Foregrounding/Resolving boundaries between "self and other" in selected contemporary South African novels
This study aims to evaluate the original white colonisers‟ or settlers‟ position and experience in Africa and South Africa during the transitional period between 1998 and 2011, as represented by English white male protagonists who feature in The Lostness of Alice (1998) by John Conyngham, The Good Doctor (2003) by Damon Galgut, and Lost Ground (2011) by Michiel Heyns. The analysis of the selected novels illustrates that the legacy of colonisation and apartheid still influences the settler descendants‟ perception of self and the other. The analysis focuses specifically on the males‟ experience of space and place in the construction of identity, and the awareness that the expansion of space and place through the transgression of physical and psychological boundaries contributes towards a more balanced personality. After the dissolution of apartheid, contemporary white South African men, as exemplified by the three protagonists, have become aware of their minority status and tend to dissociate themselves from the country as home. As borderline figures, they contend with feelings of marginalisation and isolation. Increasingly conscious of their contradictory non-African identity, the protagonists undertake journeys during which they acquire insight into themselves as well as an altered perception of the other. Although the former settlers‟ experience of alienation and ambivalence about colonisation and apartheid has been depicted in various novels, the significance of this experience relating to white South African male identity has not yet been fully explored in a comparative study of Conyngham‟s, Galgut‟s and Heyns‟s works with reference to the authors‟ place within a postcolonial paradigm, their implementation of the detective narrative frame and the role of intertextuality and irony that can be seen to define the novels and suggest other interpretative possibilities. The novels are critically analysed in terms of the concepts of space and place, the presence, transgression and transcendence of boundaries, and the influence of these paradigms on the characters‟ sense of self and their relationship with others and society at large. The novels‟ narrative frame and strategies in relation to the myths of Africa are also investigated. The thesis argues that the apprehension articulated by representatives of European settlers regarding the consequences of colonisation and apartheid has become more prominent during the post-liberation dispensation. The acceptance of responsibility for the past and for others, as well as intense self-appraisal, should enable the three protagonists to achieve a more expansive sense of self and a meaningful existence.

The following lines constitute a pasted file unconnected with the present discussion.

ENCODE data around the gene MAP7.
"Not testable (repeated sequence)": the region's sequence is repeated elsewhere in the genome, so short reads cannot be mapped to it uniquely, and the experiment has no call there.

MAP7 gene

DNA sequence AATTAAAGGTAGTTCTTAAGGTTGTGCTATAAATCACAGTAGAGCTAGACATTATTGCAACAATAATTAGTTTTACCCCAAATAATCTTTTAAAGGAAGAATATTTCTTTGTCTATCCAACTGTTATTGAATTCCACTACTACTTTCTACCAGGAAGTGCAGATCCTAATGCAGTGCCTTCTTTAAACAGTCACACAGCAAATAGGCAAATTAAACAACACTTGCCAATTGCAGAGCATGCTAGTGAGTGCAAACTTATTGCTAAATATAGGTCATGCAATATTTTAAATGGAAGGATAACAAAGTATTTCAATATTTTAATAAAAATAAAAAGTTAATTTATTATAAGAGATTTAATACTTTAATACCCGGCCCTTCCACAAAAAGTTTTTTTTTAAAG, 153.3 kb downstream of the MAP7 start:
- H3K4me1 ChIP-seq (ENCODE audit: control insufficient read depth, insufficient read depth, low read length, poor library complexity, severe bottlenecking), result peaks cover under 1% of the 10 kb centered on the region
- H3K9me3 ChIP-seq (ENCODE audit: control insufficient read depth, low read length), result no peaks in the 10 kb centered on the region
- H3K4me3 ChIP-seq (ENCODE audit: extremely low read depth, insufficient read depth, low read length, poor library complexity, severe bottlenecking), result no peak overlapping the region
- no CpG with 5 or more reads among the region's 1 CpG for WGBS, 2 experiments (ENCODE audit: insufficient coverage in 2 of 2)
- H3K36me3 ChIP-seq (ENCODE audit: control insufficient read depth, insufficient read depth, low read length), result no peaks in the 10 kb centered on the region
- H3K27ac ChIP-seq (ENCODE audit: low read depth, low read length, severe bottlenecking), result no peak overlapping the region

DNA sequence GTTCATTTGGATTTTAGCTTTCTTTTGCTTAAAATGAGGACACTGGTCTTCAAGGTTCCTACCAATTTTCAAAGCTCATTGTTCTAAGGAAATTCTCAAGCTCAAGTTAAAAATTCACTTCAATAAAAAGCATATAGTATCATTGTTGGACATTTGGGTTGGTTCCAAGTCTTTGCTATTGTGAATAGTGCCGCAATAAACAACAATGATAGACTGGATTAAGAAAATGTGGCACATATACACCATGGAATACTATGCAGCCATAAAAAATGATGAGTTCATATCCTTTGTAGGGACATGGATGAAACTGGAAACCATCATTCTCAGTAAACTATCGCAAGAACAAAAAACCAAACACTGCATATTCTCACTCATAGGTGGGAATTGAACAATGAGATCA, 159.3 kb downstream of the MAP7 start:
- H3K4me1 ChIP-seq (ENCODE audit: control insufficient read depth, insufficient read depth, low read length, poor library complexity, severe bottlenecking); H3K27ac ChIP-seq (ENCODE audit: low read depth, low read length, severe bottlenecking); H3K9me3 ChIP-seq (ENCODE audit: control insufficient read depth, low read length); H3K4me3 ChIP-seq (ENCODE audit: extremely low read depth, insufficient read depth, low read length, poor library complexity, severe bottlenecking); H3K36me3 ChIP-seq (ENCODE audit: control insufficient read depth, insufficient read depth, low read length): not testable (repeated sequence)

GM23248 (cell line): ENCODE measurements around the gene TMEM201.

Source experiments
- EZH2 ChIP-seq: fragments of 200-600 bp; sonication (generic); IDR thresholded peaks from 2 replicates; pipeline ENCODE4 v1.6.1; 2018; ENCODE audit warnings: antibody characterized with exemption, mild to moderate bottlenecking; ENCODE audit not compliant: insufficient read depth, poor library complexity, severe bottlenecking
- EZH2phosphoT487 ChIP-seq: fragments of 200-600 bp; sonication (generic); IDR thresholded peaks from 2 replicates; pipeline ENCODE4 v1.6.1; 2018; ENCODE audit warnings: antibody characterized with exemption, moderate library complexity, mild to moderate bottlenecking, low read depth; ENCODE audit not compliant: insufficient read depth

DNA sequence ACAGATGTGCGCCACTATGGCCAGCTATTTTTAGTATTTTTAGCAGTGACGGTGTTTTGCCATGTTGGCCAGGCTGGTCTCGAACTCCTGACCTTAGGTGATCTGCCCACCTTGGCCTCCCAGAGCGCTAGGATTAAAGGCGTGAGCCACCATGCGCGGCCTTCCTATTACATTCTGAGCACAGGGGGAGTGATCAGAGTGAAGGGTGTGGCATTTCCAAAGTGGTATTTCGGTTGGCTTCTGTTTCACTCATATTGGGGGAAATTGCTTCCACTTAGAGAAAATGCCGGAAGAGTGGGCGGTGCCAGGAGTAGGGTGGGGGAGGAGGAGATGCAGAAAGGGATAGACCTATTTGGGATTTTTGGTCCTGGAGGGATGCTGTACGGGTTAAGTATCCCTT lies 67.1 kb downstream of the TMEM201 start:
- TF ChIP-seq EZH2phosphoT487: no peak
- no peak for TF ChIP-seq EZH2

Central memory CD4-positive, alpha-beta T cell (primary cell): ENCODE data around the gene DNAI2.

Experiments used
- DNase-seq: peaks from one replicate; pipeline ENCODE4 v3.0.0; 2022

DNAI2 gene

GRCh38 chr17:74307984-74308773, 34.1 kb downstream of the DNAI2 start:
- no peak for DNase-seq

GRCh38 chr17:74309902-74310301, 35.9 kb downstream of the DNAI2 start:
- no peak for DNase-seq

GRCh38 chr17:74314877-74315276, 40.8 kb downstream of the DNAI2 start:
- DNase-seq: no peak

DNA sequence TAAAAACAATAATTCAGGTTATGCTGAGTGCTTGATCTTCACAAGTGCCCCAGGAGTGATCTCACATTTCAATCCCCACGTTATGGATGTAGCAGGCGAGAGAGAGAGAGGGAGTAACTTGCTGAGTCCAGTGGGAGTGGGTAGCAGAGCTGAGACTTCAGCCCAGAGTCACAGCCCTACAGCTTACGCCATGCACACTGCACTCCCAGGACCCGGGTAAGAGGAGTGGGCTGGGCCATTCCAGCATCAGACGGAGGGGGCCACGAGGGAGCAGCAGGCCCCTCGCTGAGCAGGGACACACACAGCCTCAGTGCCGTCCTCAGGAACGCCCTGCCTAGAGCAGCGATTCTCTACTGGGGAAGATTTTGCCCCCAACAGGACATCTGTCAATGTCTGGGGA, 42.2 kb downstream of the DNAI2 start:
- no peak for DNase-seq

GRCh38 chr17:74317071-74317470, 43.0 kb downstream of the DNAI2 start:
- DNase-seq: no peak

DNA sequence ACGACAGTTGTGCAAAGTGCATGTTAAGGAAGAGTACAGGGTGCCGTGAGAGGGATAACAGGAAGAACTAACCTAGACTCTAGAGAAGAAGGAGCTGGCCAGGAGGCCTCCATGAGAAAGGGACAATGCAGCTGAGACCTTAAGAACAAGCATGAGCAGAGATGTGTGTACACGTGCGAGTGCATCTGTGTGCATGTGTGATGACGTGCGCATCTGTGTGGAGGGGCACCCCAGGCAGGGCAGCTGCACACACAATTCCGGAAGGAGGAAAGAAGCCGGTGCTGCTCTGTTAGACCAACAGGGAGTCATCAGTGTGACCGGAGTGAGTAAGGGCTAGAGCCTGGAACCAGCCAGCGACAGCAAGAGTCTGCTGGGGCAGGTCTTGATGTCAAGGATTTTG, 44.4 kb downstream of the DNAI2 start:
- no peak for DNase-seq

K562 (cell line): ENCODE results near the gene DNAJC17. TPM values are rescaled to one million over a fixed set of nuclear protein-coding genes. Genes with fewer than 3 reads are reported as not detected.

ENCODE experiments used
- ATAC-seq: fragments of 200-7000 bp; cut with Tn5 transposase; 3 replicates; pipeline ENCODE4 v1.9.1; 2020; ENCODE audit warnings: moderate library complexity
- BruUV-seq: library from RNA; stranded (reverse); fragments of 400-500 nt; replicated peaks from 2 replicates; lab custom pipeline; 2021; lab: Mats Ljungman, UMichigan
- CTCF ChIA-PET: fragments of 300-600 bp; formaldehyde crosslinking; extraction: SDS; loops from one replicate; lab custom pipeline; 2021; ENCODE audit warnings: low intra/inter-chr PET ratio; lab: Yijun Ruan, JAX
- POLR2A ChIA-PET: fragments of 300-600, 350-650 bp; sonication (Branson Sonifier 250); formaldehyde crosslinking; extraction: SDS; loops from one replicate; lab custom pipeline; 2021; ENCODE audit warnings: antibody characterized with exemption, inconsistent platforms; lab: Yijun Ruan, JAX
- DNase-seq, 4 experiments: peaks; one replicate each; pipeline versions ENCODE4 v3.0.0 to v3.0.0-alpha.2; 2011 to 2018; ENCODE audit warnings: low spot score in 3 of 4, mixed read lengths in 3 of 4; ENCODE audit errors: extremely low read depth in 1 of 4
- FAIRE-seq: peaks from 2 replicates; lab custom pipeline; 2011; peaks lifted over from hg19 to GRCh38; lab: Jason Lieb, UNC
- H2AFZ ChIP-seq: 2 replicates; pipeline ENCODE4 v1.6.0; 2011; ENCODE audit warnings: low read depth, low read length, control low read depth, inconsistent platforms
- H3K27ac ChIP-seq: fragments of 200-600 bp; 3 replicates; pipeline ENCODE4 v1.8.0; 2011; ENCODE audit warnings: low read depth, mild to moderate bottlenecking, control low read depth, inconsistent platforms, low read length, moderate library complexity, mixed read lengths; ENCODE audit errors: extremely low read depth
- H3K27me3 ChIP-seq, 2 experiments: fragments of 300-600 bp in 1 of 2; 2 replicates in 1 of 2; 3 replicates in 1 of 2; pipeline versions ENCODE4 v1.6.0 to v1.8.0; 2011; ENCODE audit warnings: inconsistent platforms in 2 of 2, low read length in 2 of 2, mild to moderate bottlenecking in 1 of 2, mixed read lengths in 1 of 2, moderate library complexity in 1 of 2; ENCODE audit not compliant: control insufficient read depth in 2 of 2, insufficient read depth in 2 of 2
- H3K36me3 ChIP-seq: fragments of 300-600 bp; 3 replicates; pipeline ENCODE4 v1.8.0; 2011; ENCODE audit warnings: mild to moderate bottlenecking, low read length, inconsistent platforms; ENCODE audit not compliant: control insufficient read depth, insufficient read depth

- Humanities